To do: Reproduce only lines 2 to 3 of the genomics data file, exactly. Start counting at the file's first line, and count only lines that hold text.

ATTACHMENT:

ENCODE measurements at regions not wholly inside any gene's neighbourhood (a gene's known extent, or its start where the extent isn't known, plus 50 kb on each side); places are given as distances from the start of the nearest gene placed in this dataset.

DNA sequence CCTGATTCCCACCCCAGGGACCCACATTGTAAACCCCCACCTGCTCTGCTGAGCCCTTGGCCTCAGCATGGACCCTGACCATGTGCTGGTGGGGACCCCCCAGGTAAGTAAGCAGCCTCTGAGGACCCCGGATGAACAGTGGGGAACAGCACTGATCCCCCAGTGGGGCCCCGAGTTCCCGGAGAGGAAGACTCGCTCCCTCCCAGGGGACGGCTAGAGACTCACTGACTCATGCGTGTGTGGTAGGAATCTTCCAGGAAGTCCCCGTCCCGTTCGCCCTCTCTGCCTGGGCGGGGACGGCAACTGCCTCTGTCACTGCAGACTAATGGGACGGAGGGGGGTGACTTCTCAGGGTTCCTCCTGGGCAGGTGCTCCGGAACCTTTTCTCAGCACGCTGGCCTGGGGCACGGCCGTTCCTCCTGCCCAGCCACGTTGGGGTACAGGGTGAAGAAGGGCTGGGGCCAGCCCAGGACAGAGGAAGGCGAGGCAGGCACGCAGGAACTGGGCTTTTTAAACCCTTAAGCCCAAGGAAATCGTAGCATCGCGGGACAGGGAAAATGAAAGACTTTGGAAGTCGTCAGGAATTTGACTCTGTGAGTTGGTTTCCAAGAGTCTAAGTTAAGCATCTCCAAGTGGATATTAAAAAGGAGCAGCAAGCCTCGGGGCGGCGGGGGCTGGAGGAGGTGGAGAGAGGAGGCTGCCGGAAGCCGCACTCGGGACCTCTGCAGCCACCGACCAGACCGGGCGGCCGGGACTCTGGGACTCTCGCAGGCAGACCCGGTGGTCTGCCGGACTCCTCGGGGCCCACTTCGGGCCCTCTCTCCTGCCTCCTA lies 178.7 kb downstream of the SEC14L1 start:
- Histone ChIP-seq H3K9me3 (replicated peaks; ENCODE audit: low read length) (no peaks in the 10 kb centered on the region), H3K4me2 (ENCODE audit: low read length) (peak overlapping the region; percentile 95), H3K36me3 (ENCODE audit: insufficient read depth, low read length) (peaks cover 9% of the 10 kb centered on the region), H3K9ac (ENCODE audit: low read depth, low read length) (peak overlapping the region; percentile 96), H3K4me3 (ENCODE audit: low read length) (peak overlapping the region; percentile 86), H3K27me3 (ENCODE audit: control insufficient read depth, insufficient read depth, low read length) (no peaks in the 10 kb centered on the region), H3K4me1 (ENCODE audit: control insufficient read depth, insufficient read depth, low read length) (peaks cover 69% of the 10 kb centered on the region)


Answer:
DNA sequence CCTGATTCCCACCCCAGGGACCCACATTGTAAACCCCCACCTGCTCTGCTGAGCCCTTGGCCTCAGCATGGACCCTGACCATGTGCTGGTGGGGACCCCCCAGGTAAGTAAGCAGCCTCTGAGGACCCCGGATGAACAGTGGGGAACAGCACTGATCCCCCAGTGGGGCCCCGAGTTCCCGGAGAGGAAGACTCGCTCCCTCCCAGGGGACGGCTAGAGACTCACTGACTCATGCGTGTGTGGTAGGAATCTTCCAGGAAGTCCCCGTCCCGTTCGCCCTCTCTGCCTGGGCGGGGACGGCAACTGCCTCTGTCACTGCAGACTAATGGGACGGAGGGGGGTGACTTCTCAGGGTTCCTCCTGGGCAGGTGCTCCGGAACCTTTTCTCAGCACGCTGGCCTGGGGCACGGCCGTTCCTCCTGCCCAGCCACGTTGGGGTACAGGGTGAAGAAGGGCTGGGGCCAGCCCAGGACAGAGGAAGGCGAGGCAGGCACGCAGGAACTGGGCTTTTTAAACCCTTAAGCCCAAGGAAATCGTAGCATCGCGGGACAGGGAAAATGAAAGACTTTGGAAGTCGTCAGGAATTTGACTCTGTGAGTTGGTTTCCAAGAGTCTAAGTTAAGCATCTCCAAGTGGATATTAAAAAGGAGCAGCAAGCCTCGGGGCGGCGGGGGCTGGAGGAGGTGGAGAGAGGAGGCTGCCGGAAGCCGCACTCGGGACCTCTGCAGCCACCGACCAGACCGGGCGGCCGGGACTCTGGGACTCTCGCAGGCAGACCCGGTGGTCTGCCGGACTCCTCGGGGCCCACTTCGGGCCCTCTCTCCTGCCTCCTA lies 178.7 kb downstream of the SEC14L1 start:
- Histone ChIP-seq H3K9me3 (replicated peaks; ENCODE audit: low read length) (no peaks in the 10 kb centered on the region), H3K4me2 (ENCODE audit: low read length) (peak overlapping the region; percentile 95), H3K36me3 (ENCODE audit: insufficient read depth, low read length) (peaks cover 9% of the 10 kb centered on the region), H3K9ac (ENCODE audit: low read depth, low read length) (peak overlapping the region; percentile 96), H3K4me3 (ENCODE audit: low read length) (peak overlapping the region; percentile 86), H3K27me3 (ENCODE audit: control insufficient read depth, insufficient read depth, low read length) (no peaks in the 10 kb centered on the region), H3K4me1 (ENCODE audit: control insufficient read depth, insufficient read depth, low read length) (peaks cover 69% of the 10 kb centered on the region)